Seeds and stuff …

I love Baker Creek Heirloom Seeds. I order from them a good bit.  I also order from Sow True Seeds in Asheville, Southern Exposure Seeds in Virginia and Heavenly Seeds in South Carolina.  I used to order from Johnny Seeds, but they’ve become too “hybrid” and commercial for my tastes.

From Baker Creek I ordered:

  • Topepo Rosso Pepper
  • Jarrahdale Pumpkin
  • Cherokee White Eagle Corn
  • Red Kuri Squash (Hokkaido)
  • Crapaudine Beet
  • Monachelle di Trevio Bean (Angelini Family Selection)
  • Pusa Asita Black Carrot
  • Pennsylvania Dutch Crookneck Squash
  • Purple of Sicily Cauliflower
  • Black Futsu Squash

I saved seeds from Bob (a Jarrahdale pumpkin), his friends (Futsu squash) and the Pennsylvania Crookneck which I will start in the greenhouse, but I do not know if they’ll germinate or not so I ordered these as back-ups.

We will set up a separate area for the squash and pumpkins so that they can vine out and grow like they do without interfering with the rest of the garden.

From Sow True, I’ll definitely get October Beans and from Southern Exposure, White Velvet Okra.  I like to get as much as I can from Sow True, but there are varieties that I want (listed above) that Sow True did not offer.  I like that Baker Creek is sourcing out seeds from all over the world to preserve them.  The Pusa Asita Black Carrot (a true purple variety) is one example, as are the Monachelle di Trevio Bean.  I purposely search for Italian heirloom varieties.  I am not Italian, but I like to cook with Italian ingredients.  That comes from living for so long in the North End of Boston.

While my one recent goal (tanning hides) did not go so well (I will return to that in time), I’d like to get better at saving seeds.

As expected, we lost some baby rabbits due to the extreme cold.  One doe lost her whole litter so I rebred her.  Now she’s on second chance.  I’ve got numerous does on second chance.  Many of them did not build sufficient nests.  If they cannot successfully raise a litter after two tries, then into the soup pot they’ll go.  Mulligatawny soup is too good to keep non-producing does and their hides will be the best for tanning.  Mature hides work better than hides from young rabbits.

Speaking of the Mulligatawny Soup, I did not photograph it last night.  Wally ate it all (which means it was good!) so here’s the recipe:


Spellcast Farm Rabbit Mulligatawny Soup

Based off a recipe from Bon Appetite

Printable Recipe: Rabbit Mulligatawny Soup


  • 1 garlic clove, minced
  • 1/4 teaspoon ground cloves
  • 2 tablespoons Teeny Tiny Spice Company of Vermont Penang Curry
  • 1/4 cup butter (1/2 stick)
  • 1 large or 2 small Spellcast Farm whole rabbits
  • Carrots, celery, onion and bay leaves to make your stock
  • 3 stalks celery, with leaves, thinly sliced
  • 2 large onions, chopped
  • 2 carrots, diced
  • 11 cups rabbit stock
  • Salt & pepper, freshly ground
  • 2/3 cup orzo or long grain rice
  • 2 medium apples, peeled, cored and diced (tart)
  • 1 cup plain yogurt
  • 2 tablespoons fresh lemon juice (or to taste)
  • 2/3 cup whipping cream, warmed
  • Chopped fresh parsley, to garnish
  • Lightly toasted sliced almonds, to garnish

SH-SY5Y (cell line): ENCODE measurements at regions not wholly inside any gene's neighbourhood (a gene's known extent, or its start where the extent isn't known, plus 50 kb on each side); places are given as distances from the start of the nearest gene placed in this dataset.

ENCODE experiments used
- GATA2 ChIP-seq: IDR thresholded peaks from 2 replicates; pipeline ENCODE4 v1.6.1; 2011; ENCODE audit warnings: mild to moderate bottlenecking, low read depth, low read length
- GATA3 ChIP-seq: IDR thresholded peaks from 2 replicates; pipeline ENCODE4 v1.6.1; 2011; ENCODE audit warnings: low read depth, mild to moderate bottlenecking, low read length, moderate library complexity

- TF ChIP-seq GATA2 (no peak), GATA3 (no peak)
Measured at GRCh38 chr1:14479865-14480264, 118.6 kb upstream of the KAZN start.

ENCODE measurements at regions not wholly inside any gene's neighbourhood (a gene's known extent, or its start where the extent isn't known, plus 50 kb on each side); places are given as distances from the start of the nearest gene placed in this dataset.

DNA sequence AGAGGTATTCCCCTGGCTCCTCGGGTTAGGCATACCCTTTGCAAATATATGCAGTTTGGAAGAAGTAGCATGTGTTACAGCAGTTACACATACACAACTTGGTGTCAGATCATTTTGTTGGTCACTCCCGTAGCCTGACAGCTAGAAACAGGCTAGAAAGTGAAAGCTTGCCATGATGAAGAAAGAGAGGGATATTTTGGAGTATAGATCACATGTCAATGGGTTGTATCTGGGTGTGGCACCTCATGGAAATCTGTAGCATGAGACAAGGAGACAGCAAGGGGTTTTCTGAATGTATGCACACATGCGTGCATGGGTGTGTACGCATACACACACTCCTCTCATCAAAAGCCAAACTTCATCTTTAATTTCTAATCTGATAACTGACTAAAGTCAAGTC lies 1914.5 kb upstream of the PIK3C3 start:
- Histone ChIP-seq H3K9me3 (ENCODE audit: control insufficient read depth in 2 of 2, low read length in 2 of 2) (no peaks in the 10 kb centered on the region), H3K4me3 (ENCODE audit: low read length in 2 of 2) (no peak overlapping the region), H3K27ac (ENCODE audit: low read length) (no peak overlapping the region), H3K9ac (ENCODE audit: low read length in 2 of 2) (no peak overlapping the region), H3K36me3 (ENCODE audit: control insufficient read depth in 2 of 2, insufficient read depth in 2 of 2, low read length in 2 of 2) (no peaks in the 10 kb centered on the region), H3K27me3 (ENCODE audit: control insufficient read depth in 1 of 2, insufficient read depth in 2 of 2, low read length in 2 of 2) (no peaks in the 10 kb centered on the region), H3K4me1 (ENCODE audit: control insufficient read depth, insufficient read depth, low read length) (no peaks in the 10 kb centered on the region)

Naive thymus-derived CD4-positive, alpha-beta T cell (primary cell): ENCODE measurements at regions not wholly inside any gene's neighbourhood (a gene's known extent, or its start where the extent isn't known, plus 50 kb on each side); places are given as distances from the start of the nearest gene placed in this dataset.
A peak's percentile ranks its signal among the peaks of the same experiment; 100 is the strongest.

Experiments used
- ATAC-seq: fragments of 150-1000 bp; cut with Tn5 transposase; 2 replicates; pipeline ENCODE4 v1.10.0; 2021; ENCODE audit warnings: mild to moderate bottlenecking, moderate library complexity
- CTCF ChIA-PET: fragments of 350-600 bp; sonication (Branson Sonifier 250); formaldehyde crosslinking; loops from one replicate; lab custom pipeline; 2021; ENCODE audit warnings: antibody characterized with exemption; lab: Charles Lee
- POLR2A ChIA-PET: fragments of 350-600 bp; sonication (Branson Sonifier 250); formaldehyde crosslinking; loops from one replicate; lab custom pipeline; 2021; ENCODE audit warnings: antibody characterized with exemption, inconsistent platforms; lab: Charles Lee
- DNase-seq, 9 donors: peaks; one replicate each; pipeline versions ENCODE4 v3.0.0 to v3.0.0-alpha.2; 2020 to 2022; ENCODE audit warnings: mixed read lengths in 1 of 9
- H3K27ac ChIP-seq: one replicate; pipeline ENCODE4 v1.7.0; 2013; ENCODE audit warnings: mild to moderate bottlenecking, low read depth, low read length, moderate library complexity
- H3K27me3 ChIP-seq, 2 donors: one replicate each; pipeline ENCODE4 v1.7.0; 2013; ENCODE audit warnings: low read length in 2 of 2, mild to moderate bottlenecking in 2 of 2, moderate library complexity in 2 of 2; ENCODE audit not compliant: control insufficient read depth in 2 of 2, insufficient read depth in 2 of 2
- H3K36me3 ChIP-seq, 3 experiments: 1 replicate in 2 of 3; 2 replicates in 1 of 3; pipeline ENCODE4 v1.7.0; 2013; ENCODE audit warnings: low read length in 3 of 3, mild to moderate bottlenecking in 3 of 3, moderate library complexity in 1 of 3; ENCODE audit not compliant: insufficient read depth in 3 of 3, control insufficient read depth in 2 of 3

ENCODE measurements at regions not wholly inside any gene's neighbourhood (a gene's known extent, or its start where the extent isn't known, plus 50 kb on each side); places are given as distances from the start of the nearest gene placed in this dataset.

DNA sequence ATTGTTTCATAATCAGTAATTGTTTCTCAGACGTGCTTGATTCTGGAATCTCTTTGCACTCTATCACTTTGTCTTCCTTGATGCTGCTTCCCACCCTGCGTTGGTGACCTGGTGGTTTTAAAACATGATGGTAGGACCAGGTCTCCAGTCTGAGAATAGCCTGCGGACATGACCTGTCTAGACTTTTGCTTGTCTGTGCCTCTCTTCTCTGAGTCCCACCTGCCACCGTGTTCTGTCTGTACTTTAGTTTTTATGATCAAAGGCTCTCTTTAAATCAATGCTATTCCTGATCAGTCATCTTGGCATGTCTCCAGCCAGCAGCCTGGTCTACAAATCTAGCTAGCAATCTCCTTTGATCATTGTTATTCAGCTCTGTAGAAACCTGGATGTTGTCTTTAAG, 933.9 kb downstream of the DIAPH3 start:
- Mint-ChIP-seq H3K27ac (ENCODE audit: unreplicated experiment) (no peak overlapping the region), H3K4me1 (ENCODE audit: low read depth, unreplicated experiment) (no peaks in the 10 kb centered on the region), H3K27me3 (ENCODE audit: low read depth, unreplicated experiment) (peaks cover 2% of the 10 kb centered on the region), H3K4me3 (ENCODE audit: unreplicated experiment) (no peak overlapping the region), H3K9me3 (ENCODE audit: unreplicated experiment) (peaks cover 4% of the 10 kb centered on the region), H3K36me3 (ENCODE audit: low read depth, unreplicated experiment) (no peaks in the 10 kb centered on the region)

First make your stock: in a large stock pan, put the rabbit(s), a couple of whole carrots, celery sticks and onions, two bay leaves, salt, pepper and enough water to cover the rabbits. Bring to a boil and then simmer for several hours, skimming the top of froth if necessary.

  1. After a several hour simmer, pour the contents of the pot into a large colander over a very large bowl to strain the solids from the stock.
  2. Allow the rabbit to cool and then remove the meat from the bones. Feed the carrots, celery and onions to your pigs (if you have any) or dogs (if they’ll eat them) otherwise compost them and dispose of the bones.**
  3. Combine garlic and spices.
  4. Melt butter in the stock pot you stewed the rabbit in and over medium-high heat and add garlic, celery, onion, carrot and spice mixture and blend well.
  5. Add a small ladle of stock and cook over low heat, stirring constantly, until vegetables are tender.
  6. Add rabbit.
  7. Stir in remaining stock and season with salt and pepper.
  8. Cover and simmer 30 minutes.
  9. Add orzo or rice to soup and continue cooking 15 minutes.
  10. Blend in apples and yogurt. Simmer 10 minutes.
  11. Stir in lemon juice, then blend in cream.
  12. Taste and adjust seasoning.
  13. Pour into heated soup bowls and sprinkle with parsley and almonds.

**Note, you could stew the rabbit(s) right in the soup, however, since rabbit bones are notoriously hard to completely remove from a dish, I made the stock with the rabbit first and drained it into a colander in an attempt to keep all bones out of the soup. If you used a chicken (which I do not recommend) bones would not be so much of a problem.


Wally has to work today which sucks.  On the agenda is packaging up 12-13 rabbits (half of the last batch) and making him a good supper including homemade buttermilk (homemade cultured!) biscuits and cleaning the house which very much needs it!  This house is so easy to clean!  Our former house was close to impossible to clean, so I did not do it so much.  This house is a snap!  That’s partially because a good part of the farm is now kept outside where it belongs!

It is not supposed to get above 39 degrees today, but at least it will be sunny.  Tomorrow is a bit warmer and then next week, rain and clouds most of the week.  Yuck.

I may be making my first attempt at using our greenhouse to photograph a model in today.  We will see if that works out or not.

Until later …